New research from the United Kingdom has found that most men who are diagnosed with prostate cancer can delay or avoid harsh treatments without harming their chances of survival. This conclusion was drawn from the results of a long-running study that showed men who opted for a strategy called surveillance or active monitoring, which involved partnering with their doctors to closely monitor their low-to-intermediate-risk prostate tumors, were able to lower their risk of developing life-altering complications such as incontinence and erectile dysfunction that often follow aggressive treatment for the disease.
Although active monitoring was shown to be effective in reducing the risk of complications, the study found that men who opted for this approach were no more likely to die of their cancers than those who had surgery to remove their prostate or were treated with hormone blockers and radiation.
The study involved over 1,000 men diagnosed with prostate cancer between 2012 and 2017, and its findings provide new evidence that surveillance can be a safe and effective alternative to aggressive treatments. The study also highlighted the importance of discussing treatment options with a doctor and taking into account individual factors such as age, overall health, and personal preferences.
Prostate cancer is the second most common cancer among men worldwide, with over one million cases diagnosed each year. It is a slow-growing cancer, and while early detection is important, not all men require immediate treatment. Active surveillance has become an increasingly popular approach to managing the disease, particularly for men with low-to-intermediate-risk tumors, as it avoids the side effects and complications associated with more aggressive treatments.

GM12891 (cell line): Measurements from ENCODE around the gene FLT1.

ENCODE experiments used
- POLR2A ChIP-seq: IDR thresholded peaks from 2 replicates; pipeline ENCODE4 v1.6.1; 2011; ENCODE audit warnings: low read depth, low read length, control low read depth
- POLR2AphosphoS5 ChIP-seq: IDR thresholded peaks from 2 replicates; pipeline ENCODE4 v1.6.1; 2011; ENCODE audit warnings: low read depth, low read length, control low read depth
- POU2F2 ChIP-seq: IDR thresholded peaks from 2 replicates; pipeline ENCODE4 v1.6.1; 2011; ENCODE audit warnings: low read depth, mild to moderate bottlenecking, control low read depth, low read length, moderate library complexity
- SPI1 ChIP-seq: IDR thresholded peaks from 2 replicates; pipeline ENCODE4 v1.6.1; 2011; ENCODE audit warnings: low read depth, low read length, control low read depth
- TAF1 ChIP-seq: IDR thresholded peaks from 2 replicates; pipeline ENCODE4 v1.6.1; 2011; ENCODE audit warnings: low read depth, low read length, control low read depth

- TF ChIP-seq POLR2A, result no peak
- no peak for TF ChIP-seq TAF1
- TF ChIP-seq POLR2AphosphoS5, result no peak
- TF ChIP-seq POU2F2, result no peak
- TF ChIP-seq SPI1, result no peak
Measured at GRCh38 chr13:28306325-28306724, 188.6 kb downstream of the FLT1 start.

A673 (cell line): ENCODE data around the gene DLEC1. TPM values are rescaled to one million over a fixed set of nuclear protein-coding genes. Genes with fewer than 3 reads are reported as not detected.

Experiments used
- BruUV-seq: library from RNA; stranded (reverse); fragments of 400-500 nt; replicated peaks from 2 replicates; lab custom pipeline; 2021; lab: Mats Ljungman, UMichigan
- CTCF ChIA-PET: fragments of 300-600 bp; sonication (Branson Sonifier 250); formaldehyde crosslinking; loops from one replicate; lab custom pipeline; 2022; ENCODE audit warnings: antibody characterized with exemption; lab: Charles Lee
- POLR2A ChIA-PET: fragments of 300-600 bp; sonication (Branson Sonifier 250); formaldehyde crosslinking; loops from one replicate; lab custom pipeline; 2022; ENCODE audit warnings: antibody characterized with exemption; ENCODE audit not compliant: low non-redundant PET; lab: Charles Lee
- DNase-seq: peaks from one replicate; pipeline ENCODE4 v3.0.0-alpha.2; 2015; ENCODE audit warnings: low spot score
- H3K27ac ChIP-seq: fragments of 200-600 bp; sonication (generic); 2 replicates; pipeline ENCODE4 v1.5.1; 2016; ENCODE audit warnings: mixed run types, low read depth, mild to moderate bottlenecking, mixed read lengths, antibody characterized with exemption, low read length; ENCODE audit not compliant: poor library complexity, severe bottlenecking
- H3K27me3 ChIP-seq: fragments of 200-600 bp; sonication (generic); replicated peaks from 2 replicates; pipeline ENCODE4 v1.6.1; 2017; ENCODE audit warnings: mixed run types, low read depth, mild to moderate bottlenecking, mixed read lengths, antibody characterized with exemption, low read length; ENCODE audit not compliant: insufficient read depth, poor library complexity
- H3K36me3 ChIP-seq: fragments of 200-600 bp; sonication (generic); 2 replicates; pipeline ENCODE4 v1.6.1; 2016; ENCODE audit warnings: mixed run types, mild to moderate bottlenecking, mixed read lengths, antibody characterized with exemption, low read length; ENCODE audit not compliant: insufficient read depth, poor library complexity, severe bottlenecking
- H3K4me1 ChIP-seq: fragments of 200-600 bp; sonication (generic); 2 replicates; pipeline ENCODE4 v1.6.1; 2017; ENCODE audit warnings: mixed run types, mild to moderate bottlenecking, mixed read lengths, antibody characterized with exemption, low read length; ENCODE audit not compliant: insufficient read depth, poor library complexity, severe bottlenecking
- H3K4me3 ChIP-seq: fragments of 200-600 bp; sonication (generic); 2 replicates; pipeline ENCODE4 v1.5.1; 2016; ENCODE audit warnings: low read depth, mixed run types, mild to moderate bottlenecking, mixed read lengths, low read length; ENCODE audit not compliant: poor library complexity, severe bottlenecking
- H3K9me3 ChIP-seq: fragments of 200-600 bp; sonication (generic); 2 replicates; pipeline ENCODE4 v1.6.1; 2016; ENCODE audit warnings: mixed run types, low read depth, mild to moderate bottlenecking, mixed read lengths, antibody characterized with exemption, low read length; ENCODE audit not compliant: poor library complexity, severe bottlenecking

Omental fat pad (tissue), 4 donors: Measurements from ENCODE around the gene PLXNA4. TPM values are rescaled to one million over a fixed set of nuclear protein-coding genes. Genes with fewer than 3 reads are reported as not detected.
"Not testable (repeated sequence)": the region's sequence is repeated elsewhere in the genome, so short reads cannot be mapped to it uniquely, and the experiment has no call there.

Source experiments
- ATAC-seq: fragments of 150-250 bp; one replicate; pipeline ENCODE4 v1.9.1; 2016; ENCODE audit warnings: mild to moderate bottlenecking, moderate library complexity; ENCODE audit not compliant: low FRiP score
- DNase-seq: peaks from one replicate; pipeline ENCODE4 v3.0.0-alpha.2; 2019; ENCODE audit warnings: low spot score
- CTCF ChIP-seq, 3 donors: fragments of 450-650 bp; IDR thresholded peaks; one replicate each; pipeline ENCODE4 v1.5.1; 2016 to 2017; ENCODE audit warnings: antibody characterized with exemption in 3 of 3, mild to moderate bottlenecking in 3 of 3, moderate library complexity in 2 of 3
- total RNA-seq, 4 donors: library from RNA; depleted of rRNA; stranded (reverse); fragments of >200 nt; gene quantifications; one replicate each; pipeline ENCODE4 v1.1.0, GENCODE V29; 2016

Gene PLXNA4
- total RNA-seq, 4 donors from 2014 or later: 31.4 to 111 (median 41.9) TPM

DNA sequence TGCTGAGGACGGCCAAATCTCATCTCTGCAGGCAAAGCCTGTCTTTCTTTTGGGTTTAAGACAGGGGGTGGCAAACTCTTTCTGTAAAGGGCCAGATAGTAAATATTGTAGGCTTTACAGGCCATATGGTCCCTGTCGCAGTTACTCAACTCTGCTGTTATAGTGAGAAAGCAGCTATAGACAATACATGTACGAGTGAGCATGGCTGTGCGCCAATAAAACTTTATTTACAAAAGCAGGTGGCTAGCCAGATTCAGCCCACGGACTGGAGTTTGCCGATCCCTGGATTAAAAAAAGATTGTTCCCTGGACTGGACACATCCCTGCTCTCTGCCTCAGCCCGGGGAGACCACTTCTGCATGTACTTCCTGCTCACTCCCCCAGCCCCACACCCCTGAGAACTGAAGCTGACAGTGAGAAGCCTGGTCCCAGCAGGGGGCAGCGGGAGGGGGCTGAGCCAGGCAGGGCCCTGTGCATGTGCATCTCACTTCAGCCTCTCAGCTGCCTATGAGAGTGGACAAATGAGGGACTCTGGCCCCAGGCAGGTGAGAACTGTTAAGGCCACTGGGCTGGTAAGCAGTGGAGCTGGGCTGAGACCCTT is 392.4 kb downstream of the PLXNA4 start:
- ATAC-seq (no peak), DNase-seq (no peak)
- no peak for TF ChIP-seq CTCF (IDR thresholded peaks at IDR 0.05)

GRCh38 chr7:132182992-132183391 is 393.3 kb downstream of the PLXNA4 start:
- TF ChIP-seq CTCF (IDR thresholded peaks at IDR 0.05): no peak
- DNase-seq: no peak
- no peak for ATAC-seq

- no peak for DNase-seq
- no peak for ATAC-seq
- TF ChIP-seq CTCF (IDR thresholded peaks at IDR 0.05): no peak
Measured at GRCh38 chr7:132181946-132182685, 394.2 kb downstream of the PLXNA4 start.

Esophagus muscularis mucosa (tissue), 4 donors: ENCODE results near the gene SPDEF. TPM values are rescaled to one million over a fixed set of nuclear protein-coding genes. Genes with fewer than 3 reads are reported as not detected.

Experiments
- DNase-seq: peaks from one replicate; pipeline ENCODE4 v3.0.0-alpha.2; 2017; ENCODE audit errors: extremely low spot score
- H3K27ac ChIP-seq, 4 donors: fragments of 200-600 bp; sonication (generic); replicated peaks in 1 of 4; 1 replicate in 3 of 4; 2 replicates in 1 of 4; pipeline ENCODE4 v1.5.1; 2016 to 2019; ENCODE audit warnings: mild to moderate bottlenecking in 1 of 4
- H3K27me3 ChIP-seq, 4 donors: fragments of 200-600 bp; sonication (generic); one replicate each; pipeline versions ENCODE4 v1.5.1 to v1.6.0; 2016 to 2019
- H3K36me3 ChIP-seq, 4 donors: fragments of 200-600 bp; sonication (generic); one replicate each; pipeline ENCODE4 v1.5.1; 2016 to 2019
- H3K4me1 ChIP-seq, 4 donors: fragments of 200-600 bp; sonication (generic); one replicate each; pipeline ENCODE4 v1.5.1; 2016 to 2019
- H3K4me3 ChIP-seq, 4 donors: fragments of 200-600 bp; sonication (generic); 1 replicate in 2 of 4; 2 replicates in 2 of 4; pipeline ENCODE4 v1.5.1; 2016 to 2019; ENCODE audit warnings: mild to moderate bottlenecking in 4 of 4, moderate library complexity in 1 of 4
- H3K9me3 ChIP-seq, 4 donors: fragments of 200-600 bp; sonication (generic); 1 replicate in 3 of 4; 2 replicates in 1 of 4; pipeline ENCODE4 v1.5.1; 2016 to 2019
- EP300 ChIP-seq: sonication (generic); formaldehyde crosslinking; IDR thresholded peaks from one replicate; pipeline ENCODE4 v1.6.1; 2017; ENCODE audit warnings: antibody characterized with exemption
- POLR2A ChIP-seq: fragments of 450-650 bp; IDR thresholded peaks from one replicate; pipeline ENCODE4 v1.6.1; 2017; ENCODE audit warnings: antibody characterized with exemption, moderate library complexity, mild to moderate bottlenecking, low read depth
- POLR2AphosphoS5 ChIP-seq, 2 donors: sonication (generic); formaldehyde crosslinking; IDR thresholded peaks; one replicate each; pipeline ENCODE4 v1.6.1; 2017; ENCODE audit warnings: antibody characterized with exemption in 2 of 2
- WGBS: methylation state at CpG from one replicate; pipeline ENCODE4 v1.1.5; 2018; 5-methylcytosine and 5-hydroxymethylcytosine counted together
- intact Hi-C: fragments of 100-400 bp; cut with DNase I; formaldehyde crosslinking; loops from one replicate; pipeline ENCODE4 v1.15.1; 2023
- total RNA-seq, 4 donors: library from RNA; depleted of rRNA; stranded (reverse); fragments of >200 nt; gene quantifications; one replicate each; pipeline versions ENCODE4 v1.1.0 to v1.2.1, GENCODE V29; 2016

The results of this study offer hope for men diagnosed with prostate cancer and highlight the importance of personalized treatment plans that take individual circumstances into account. Men who are diagnosed with prostate cancer should discuss their options with their doctors to make an informed decision about the best course of action for them. By opting for surveillance or active monitoring, men may be able to avoid the harmful side effects associated with aggressive treatments without compromising their chances of survival.
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